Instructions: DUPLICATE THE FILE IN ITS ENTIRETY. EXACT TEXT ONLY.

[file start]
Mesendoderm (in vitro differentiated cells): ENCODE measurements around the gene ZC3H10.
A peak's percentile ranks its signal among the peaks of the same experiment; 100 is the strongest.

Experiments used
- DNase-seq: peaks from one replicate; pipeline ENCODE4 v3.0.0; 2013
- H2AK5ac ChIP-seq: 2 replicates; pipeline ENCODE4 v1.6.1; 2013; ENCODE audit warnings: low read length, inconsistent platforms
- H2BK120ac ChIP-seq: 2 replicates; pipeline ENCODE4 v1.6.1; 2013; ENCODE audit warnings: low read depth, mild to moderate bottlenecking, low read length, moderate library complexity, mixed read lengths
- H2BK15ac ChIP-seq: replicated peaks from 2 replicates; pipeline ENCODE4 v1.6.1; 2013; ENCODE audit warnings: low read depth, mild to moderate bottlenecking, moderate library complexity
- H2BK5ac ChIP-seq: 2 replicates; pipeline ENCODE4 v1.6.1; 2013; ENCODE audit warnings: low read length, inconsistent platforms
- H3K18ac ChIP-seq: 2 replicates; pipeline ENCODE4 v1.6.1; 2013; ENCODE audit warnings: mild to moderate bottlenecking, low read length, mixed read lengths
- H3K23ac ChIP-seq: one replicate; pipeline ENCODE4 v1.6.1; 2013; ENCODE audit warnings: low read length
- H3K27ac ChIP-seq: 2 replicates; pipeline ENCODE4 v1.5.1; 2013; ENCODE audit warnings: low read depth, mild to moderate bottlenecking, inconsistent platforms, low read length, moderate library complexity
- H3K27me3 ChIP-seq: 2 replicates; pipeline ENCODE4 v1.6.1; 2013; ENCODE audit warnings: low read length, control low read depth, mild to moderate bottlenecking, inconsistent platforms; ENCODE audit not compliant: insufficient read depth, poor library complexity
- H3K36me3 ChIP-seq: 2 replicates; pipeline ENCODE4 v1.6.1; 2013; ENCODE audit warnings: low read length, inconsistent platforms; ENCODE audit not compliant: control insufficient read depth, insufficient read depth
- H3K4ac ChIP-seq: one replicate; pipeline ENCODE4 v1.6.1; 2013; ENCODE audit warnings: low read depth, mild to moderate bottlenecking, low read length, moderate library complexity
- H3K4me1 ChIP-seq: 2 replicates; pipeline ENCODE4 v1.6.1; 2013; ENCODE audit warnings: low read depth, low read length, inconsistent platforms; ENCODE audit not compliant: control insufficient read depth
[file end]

Mesendoderm (in vitro differentiated cells): ENCODE measurements around the gene ZC3H10.
A peak's percentile ranks its signal among the peaks of the same experiment; 100 is the strongest.

Experiments used
- DNase-seq: peaks from one replicate; pipeline ENCODE4 v3.0.0; 2013
- H2AK5ac ChIP-seq: 2 replicates; pipeline ENCODE4 v1.6.1; 2013; ENCODE audit warnings: low read length, inconsistent platforms
- H2BK120ac ChIP-seq: 2 replicates; pipeline ENCODE4 v1.6.1; 2013; ENCODE audit warnings: low read depth, mild to moderate bottlenecking, low read length, moderate library complexity, mixed read lengths
- H2BK15ac ChIP-seq: replicated peaks from 2 replicates; pipeline ENCODE4 v1.6.1; 2013; ENCODE audit warnings: low read depth, mild to moderate bottlenecking, moderate library complexity
- H2BK5ac ChIP-seq: 2 replicates; pipeline ENCODE4 v1.6.1; 2013; ENCODE audit warnings: low read length, inconsistent platforms
- H3K18ac ChIP-seq: 2 replicates; pipeline ENCODE4 v1.6.1; 2013; ENCODE audit warnings: mild to moderate bottlenecking, low read length, mixed read lengths
- H3K23ac ChIP-seq: one replicate; pipeline ENCODE4 v1.6.1; 2013; ENCODE audit warnings: low read length
- H3K27ac ChIP-seq: 2 replicates; pipeline ENCODE4 v1.5.1; 2013; ENCODE audit warnings: low read depth, mild to moderate bottlenecking, inconsistent platforms, low read length, moderate library complexity
- H3K27me3 ChIP-seq: 2 replicates; pipeline ENCODE4 v1.6.1; 2013; ENCODE audit warnings: low read length, control low read depth, mild to moderate bottlenecking, inconsistent platforms; ENCODE audit not compliant: insufficient read depth, poor library complexity
- H3K36me3 ChIP-seq: 2 replicates; pipeline ENCODE4 v1.6.1; 2013; ENCODE audit warnings: low read length, inconsistent platforms; ENCODE audit not compliant: control insufficient read depth, insufficient read depth
- H3K4ac ChIP-seq: one replicate; pipeline ENCODE4 v1.6.1; 2013; ENCODE audit warnings: low read depth, mild to moderate bottlenecking, low read length, moderate library complexity
- H3K4me1 ChIP-seq: 2 replicates; pipeline ENCODE4 v1.6.1; 2013; ENCODE audit warnings: low read depth, low read length, inconsistent platforms; ENCODE audit not compliant: control insufficient read depth